Communications of the Association for Information Systems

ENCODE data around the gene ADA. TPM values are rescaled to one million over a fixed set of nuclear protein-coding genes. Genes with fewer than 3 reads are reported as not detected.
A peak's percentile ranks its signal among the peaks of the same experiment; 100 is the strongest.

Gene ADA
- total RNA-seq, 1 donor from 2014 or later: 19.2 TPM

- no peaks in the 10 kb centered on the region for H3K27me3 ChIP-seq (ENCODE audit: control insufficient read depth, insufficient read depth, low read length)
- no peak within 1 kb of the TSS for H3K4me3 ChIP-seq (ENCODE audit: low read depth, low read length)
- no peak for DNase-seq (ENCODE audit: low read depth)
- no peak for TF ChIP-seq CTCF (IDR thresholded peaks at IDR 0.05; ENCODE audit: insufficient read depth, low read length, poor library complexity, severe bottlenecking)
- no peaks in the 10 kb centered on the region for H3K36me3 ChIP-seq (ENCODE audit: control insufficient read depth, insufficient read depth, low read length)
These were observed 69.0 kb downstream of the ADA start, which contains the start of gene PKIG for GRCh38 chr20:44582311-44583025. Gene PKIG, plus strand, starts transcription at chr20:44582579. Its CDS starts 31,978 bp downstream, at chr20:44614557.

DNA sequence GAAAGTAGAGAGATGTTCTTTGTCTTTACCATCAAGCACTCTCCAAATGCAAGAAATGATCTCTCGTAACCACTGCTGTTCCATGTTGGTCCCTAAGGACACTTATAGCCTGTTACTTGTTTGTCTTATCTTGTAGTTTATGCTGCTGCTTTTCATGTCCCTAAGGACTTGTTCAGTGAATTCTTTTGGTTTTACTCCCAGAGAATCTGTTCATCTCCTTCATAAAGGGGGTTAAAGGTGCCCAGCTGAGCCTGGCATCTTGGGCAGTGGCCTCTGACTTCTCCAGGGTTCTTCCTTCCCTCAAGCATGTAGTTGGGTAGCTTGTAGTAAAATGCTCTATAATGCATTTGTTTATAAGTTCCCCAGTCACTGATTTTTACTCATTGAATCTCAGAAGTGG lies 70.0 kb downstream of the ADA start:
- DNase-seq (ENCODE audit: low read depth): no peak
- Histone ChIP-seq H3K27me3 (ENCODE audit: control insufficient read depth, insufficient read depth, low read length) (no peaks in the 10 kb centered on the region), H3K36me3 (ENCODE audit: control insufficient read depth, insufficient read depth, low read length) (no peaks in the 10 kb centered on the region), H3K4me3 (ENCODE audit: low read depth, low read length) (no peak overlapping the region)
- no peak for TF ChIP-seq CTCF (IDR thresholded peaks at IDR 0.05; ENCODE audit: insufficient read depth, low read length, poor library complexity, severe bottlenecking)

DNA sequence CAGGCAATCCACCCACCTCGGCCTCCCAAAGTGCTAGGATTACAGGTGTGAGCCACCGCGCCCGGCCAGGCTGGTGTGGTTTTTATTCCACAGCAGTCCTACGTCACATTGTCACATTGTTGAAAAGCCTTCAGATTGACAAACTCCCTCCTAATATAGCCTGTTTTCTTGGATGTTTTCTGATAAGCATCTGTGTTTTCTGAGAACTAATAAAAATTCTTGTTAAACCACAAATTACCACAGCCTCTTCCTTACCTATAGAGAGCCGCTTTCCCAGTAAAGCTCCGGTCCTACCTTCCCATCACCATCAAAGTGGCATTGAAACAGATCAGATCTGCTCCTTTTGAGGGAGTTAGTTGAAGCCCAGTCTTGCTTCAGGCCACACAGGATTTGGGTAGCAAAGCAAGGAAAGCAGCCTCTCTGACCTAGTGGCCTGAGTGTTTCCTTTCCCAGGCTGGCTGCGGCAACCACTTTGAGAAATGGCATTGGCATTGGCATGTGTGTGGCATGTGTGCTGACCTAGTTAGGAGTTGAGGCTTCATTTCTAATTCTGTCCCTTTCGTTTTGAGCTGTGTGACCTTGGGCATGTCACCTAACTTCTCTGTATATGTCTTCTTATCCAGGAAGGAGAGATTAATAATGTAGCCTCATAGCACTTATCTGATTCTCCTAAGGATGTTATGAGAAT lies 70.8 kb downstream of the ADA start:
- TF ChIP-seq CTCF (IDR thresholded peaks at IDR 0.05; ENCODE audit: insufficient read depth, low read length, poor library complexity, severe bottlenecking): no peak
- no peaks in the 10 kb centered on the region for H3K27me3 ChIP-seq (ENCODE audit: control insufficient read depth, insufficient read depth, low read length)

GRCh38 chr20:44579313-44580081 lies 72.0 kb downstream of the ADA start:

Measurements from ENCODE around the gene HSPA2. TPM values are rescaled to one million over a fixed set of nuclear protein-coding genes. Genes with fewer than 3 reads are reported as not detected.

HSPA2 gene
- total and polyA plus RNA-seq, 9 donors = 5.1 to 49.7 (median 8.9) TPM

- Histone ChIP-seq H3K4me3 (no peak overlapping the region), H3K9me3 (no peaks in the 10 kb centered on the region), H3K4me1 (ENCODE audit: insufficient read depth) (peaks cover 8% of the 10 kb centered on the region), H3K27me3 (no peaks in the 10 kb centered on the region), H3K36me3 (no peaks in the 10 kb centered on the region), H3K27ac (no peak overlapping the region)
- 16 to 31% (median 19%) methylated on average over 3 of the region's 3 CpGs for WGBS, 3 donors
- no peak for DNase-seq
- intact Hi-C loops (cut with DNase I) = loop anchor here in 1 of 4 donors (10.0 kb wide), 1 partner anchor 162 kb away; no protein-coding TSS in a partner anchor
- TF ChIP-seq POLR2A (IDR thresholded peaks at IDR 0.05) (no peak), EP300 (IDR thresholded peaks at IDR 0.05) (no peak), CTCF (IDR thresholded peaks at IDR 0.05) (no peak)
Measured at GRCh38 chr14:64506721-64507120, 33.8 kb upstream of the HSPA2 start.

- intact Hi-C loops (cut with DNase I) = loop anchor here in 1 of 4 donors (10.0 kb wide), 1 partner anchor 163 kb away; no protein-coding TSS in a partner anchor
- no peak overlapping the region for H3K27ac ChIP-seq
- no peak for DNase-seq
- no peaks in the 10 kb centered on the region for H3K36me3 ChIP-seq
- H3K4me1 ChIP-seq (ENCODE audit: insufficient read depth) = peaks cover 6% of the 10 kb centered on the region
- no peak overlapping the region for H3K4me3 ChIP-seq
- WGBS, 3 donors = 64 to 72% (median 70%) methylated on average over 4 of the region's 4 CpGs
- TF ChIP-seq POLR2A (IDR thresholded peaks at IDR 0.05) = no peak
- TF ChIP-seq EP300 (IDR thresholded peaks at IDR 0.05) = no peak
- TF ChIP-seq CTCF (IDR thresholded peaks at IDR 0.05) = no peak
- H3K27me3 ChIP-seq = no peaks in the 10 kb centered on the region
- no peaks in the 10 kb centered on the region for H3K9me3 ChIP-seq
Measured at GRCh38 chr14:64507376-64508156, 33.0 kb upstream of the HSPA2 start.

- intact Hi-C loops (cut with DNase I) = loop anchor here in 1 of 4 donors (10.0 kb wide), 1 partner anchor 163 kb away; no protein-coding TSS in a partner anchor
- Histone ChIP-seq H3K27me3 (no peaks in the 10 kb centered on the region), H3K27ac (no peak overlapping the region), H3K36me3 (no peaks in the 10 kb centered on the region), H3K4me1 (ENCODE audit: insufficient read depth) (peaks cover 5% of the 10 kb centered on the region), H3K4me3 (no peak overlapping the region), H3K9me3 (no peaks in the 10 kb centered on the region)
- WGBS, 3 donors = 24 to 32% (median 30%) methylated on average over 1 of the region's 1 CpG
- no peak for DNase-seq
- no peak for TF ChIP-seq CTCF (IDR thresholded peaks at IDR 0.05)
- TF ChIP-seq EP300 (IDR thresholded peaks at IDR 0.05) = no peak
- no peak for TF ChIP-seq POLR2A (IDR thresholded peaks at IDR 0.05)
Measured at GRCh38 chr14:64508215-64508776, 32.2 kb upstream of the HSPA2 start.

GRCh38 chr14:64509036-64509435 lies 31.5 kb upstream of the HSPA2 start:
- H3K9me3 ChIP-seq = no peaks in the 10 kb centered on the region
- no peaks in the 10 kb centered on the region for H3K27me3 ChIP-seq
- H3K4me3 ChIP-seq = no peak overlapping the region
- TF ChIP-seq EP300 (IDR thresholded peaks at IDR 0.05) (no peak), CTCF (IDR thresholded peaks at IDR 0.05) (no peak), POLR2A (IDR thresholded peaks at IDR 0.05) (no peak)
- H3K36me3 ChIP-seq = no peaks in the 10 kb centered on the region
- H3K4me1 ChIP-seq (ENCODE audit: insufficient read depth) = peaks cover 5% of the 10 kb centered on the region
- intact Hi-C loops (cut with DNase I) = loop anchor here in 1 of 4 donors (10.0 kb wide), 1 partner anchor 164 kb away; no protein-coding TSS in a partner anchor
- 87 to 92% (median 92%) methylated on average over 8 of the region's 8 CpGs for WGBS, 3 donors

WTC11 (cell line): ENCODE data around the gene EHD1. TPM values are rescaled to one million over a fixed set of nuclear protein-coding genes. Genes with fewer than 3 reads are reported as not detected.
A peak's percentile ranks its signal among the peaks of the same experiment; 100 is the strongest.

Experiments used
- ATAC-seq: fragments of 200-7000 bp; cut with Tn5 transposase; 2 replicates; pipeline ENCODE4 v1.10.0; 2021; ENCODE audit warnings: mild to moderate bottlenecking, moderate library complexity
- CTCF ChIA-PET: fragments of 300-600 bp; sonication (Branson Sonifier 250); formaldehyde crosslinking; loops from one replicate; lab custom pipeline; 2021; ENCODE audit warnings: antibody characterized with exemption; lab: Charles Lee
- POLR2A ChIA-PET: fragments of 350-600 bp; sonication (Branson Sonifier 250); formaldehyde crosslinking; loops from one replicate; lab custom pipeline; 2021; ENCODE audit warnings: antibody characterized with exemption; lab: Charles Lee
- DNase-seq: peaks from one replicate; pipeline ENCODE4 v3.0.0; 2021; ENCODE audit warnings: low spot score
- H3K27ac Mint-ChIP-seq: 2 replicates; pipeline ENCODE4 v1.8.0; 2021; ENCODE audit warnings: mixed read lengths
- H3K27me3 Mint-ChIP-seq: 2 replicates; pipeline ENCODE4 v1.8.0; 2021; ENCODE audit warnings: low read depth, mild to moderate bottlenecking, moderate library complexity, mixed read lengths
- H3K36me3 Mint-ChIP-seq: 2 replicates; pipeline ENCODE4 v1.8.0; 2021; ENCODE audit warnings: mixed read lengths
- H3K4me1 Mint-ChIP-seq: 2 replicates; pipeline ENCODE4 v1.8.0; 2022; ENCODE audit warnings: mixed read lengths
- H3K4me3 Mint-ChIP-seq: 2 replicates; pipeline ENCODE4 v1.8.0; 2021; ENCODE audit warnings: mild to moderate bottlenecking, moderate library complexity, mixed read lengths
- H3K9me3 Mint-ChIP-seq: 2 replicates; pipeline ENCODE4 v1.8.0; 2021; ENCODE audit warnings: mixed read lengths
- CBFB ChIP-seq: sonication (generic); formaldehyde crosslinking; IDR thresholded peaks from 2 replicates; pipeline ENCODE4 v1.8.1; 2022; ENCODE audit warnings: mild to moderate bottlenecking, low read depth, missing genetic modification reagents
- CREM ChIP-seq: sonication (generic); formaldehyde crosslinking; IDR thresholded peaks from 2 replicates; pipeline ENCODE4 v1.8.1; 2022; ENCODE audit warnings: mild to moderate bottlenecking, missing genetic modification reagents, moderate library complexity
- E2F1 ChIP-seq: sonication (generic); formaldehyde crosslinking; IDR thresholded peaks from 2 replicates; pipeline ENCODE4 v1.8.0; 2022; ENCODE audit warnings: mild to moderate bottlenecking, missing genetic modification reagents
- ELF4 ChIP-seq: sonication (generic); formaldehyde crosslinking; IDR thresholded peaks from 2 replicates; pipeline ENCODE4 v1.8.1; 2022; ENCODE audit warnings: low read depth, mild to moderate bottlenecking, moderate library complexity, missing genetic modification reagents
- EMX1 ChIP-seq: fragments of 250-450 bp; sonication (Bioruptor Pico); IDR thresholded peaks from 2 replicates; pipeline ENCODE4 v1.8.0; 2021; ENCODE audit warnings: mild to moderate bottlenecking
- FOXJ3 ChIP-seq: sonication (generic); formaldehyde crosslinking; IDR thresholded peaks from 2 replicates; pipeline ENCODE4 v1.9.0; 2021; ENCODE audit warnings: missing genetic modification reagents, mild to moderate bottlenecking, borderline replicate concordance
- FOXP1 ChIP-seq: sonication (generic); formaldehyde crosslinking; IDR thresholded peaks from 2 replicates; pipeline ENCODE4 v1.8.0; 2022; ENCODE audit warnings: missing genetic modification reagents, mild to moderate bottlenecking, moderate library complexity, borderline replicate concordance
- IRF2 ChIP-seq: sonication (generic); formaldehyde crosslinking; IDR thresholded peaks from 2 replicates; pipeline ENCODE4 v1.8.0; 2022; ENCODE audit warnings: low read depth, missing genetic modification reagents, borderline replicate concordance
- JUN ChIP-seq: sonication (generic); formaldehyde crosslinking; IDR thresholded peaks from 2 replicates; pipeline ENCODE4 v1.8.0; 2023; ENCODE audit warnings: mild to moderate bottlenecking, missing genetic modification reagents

Many companies use the UN Sustainable Development Goals as a point of reference for their sustainability initiatives and actions. Reporting on these goals requires collecting, processing, and interpreting substantial amounts of data (e.g., on emissions or recycled materials) that were previously neither captured nor analyzed. Although prior studies have occasionally highlighted the issues of data availability, data access, and data quality, a research void prevails on the data perspective in the sustainability context. This article aims at developing this perspective by shedding light on data sourcing practices for the reliable reporting of sustainability initiatives and goals. We make a two-fold contribution to sustainability and Green IS research: First, as a theoretical contribution, we propose a framework based on institutional theory to explain how companies develop their data sourcing practices in response to regulatory, normative, and cultural-cognitive pressures. Second, our empirical contributions include insights into five case studies that represent key initiatives in the field of environmental sustainability that touch on, first, understanding the ecological footprint, and, second, obtaining labels or complying with regulations, both on product and packaging levels. Based on five case studies, we identify three data sourcing practices: sense-making, data collection, and data reconciliation. Thereby, our research lays the foundation for an academic conceptualization of data sourcing in the context of sustainability.





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